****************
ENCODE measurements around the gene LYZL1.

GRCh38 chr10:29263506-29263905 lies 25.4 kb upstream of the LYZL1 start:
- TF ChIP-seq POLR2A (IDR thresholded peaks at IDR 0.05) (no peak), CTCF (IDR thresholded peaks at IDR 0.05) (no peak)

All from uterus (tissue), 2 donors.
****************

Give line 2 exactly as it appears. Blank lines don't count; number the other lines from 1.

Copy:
GRCh38 chr10:29263506-29263905 lies 25.4 kb upstream of the LYZL1 start: